Philippines-China relations

Philippines rejects China’s 2023 map: ‘No basis under international law’

Bea Cupin

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Philippines rejects China’s 2023 map: ‘No basis under international law’

BRP SIERRA MADRE. An aerial view shows the BRP Sierra Madre in the West Philippine Sea, March 9, 2023.


(1st UPDATE) Manila, yet again, calls on Beijing to 'act responsibly' and to abide by both international law and the 2016 Hague ruling

MANILA, Philippines – The Philippines on Thursday, August 31, criticized China for its “Standard Map” that depicted Philippine territory as within the Asian giant’s boundaries in the South China Sea. 

Philippines rejects China’s 2023 map: ‘No basis under international law’

“The Philippines rejects the 2023 version of China’s Standard Map issued by the Ministry of Natural Resources of the People’s Republic of China on August 28, 2023, because of its inclusion of the nine-dashed line (now a ten-dashed line) that supposedly shows China’s boundaries in the South China Sea,” said the Department of Foreign Affairs (DFA) in a statement. 

The new map features a 10-dash line that encompasses the entire South China Sea, depicting the distance between China and the Philippines and a faint strip of water. The map also shows Indian territory, as well as disputed lands, as within China’s boundaries, prompting a protest from New Delhi. The additional dash in the map is located east of Taiwan – an attempt of China to assert its claim over the democratically-ruled island.  

“This latest attempt to legitimize China’s purported sovereignty and jurisdiction over Philippine features and maritime zones has no basis under international law, particularly the 1982 United Nations Convention on the Law of the Sea (UNCLOS),” said the Philippines.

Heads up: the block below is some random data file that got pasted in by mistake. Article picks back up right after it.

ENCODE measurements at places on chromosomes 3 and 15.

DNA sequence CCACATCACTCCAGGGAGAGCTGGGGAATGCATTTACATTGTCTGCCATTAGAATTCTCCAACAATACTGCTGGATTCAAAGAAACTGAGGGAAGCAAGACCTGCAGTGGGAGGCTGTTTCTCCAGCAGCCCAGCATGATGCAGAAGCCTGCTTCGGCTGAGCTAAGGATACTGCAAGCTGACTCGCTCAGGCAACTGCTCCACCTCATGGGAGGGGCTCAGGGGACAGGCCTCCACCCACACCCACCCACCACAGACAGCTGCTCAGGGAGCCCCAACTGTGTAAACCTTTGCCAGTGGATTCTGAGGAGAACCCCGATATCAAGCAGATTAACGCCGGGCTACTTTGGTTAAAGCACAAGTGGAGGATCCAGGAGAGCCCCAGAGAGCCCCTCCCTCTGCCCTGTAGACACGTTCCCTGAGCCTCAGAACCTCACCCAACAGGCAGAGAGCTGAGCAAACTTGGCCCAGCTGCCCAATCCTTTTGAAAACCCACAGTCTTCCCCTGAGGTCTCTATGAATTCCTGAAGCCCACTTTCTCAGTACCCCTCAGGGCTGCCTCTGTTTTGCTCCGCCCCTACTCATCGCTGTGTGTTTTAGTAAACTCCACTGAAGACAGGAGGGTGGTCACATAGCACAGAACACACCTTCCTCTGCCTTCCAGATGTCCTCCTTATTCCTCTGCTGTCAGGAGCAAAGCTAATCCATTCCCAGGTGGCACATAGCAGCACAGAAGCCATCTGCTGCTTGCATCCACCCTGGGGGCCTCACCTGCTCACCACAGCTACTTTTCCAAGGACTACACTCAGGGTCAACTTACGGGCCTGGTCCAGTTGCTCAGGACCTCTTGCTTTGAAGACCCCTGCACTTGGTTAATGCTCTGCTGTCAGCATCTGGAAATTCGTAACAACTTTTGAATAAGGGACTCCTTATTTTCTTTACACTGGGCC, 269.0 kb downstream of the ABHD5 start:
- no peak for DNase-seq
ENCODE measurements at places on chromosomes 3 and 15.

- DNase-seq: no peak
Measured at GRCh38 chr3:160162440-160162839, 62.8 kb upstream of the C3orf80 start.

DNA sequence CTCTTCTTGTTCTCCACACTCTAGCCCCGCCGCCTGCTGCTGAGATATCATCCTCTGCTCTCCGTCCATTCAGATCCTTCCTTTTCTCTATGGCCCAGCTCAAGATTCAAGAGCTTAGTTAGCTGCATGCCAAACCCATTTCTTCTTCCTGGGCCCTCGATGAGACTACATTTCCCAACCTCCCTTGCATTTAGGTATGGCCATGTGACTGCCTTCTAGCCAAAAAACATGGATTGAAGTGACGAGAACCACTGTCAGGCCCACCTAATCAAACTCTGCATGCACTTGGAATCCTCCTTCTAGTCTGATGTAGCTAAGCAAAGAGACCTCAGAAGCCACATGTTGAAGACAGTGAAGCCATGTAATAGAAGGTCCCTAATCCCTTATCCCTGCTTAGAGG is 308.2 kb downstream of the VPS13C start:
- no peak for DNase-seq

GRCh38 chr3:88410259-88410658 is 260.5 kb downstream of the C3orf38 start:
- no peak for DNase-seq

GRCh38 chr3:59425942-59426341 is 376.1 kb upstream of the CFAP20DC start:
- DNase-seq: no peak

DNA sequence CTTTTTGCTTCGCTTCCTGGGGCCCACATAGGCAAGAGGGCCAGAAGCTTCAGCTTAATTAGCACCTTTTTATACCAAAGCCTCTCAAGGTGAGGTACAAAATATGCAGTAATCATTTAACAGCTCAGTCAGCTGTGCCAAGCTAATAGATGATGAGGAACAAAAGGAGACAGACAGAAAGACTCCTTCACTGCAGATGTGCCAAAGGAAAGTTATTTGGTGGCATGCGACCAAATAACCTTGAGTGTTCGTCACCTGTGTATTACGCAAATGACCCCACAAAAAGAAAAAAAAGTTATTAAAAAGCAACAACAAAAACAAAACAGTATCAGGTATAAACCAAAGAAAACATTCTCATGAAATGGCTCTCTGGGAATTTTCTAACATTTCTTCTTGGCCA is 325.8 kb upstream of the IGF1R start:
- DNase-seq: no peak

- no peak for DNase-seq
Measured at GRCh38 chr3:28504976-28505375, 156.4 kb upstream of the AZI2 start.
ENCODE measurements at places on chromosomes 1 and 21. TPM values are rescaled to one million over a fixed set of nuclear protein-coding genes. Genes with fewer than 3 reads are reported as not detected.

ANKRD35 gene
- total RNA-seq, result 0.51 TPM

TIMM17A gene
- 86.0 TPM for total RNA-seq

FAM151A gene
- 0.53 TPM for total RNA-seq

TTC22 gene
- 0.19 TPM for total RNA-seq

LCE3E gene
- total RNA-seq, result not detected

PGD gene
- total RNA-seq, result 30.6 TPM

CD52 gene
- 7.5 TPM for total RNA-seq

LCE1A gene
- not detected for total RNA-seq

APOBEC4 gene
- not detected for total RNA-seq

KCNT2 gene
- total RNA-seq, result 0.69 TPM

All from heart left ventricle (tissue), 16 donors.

A 2016 Arbitral Award had invalidated China’s 9-dash line – now the 10-dash line – has already been deemed invalid following Manila’s challenge. Quoting the decision, the DFA said: “It categorically stated that ‘maritime areas of the South China Sea encompassed by the relevant part of the ‘nine-dash line’ are contrary to the Convention and without lawful effect to the extent that they exceed the geographic and substantive limits of China’s maritime entitlements under the Convention.”

“The Philippines, therefore, calls on China to act responsibly and abide by its obligations under UNCLOS and the final and binding 2016 Arbitral Award,” added the Philippines. 

In an interview in Palawan on Friday, September 1, Philippine President Ferdinand Marcos Jr. said the Philippines would “continue to defend our territorial sovereignty, our territorial rights.”

“Now, once again, we received the news that now the nine-dash line has been extended to the 10-dash line. So, these are the…we have to respond to all of these, and we will, but again, these are operational details that I would prefer not to talk about,” he added.

China has refused to acknowledge the 2016 decision, despite the Philippines gaining support from key allies in the region and beyond. On the seventh anniversary of the ruling, allies such as the United States, Australia, India, Japan, France, and the European Union expressed their support for the ruling. 

Beijing’s rejection of the award goes beyond rhetoric. China has been relentless in its assertion of its false territorial claims, constantly blocking and harassing Philippine vessels that sail through the West Philippine Sea, or parts of the South China Sea under the Philippines’ exclusive economic zone. 

Most recently, in early August, China blocked and pointed water cannons at Philippine Coast Guard and Philippine military-commissioned transport boats that were en route to Ayungin Shoal in the West Philippine Sea to bring supplies to Marines stationed there. Later in the month, the Philippines completed the resupply mission despite China’s attempts to block Philippine ships.

China’s aggressive actions have continued on despite a promise by Chinese President Xi Jinping and Marcos of a “new golden age” in bilateral ties. –

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Bea Cupin

Bea is a senior multimedia reporter who covers national politics. She's been a journalist since 2011 and has written about Congress, the national police, and the Liberal Party for Rappler.